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    Linus has cared about ABI compatibility long before he was being paid by the Linux Foundation. ABI compatibility in Linux is a technical decision enforced because it’s believed to be both better for users and developers, not because big companies pay Linus’s salary.

    Also, to characterize Apple as not caring about backwards compatibility when they practically invented fat binaries that would work on two separate cpu architectures is … a little rich. Also, they kept the old Carbon APIs around for years so that you could run old versions of Photoshop up until very recently

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      Also, to characterize Apple as not caring about backwards compatibility…

      As an outside observer, in this case I would probably distinguish between the Apple as it has been for the last few (5?) years and the Apple that existed when they freshly minted OSX. One makes enormous amounts of money off selling rich people a new iPhone every two years and the other fought for survival to be better than their majority competitor.

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        they practically invented fat binaries that would work on two separate cpu architectures is

        System/38 (pdf) (aka AS/400 to IBM i)

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          It was NeXT, with NeXTSTEP 3.1, that introduced fat binaries in what later became Apple’s OSX.

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          “Years of this approach [non so-called enterprise oriented development] to operating system development which actively deprecates and removes functionalities in favour of new better ones has allowed Apple the ability to make leaps and bounds in both the graphical shell and the underlying kernel while it’s competitors have stayed stuck in the mud.”

          “Leaps and bounds” seems like a bit much.

          I like OSX, but I don’t see how the kernel or the graphical shell are technically superior to competitors (i.e. Windows) in any particular way. “Buggy but doesn’t crash” is hardly a win.

          Apple’s development model puts a lot more responsibility on the developer to keep their app up-to-date with the latest API changes and deprecations. I’ll buy this. However, if this style of OS development is superior, as the author implies, then Apple is probably not a shining example. I use both OSX and Windows daily and have for years. The stability of both systems has been more or less on par for a while, but OSX has taken a serious dip in the past few releases. I suspect this drop in quality is due to Apple moving too quickly - something the author views as a benefit.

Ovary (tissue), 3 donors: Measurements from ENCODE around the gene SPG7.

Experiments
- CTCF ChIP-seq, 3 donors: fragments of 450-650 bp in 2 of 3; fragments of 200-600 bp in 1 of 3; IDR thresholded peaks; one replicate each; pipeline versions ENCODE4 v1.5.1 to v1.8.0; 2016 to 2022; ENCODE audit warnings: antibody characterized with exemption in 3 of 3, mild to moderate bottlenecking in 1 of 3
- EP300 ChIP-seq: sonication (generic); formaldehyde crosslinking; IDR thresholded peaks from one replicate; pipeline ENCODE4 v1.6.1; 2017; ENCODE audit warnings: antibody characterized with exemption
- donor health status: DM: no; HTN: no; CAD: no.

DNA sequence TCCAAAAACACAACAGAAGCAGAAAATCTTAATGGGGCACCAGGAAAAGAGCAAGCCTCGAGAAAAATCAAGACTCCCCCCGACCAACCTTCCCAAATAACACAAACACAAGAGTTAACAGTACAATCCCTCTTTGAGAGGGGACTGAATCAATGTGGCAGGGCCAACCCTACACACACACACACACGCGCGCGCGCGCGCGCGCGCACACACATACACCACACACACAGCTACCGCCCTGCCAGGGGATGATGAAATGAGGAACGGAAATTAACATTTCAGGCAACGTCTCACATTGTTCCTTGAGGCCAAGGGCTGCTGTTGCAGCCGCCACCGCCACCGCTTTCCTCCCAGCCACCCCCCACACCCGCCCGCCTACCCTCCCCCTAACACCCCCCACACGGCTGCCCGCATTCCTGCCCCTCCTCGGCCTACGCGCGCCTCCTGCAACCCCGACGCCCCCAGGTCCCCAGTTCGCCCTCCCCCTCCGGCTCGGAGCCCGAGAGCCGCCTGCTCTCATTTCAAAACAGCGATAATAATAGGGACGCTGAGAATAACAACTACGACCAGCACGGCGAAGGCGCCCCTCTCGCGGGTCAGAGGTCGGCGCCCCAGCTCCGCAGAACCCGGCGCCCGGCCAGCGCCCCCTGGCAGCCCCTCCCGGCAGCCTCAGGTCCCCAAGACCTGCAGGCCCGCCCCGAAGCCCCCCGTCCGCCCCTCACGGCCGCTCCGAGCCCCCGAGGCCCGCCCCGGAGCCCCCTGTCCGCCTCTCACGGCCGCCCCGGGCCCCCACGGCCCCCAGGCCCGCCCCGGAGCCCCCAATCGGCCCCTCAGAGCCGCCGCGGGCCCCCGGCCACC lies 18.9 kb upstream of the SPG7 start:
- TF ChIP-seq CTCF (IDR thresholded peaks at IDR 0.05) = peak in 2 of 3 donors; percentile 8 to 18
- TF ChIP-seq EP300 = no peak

It’s also difficult for me to accept that Apple’s abandonment of “enterprise-oriented development” is somehow superior when I can still run 20+ year old software on Windows while being able to work in native Windows containers and run both powershell and native bash side by side.

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            I agree that macOS is both stagnant in some ways and also has added some dubious and unstable (seemingly rushed or poorly thought-out) features in recent years. But the claim here is a little hedged, and harder to evaluate. What “allowed the ability” implies to me is that, having set developer expectations by deprecating legacy APIs (even ABIs) on several occasions, Apple could make more improvements than they’ve chosen to make. Maybe they don’t see the value, or maybe they are reluctant to ‘improve’ their UX in a way that would break users’ entrenched mental models – something not discussed in the article, but I think just as relevant as API compatibility, for user-facing system software. Specific features, mis-features, or lack-of-features all probably have their own stories. It’s hard to generalize.

            As for your other point, I don’t think I get it. If we’re talking about virtualization, I can run Windows, OS/2, Solaris, Classic Mac in 68k or PPC flavors, etc etc in VMs on just about any platform. So what?

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            OpenBSD does offer “some” backwards compatibility if you do an upgrade (until there is ABI breakage like the time_t change). You simply just keep around the old binaries and libraries:


            Also there was a port/package (devel/jad) that installed a binary for several (3.x-4.x) releases before binary compatibility finally died.

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              I agree with this in general, but I disagree with the specifics. There is no real difference between any of the operating systems mentioned except that on some of them applications don’t break with an OS update. More security is great, but it doesn’t really impact end users. Computers suck because they’ve been “televised”. In order to see real improvement, we need a greater focus on computation; that is, automation - the raison d’etre of computers.

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                As a person who does not know a lot about the differences between BSD and Linux, this article was very insightful. The article is aggressive against Linux, but that helped highlight the differences for me.

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                  I wouldn’t say that it is representative for BSD. Eg. NetBSD has backwards compatibility to very old historic releases.


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                    This is all old news for me, and I’m not sure I agree with all the specific claims being made, but it’s nice to see the argument written down. At its root it shouldn’t be all that controversial, really: in general you can’t be substantially better without being at least a little different.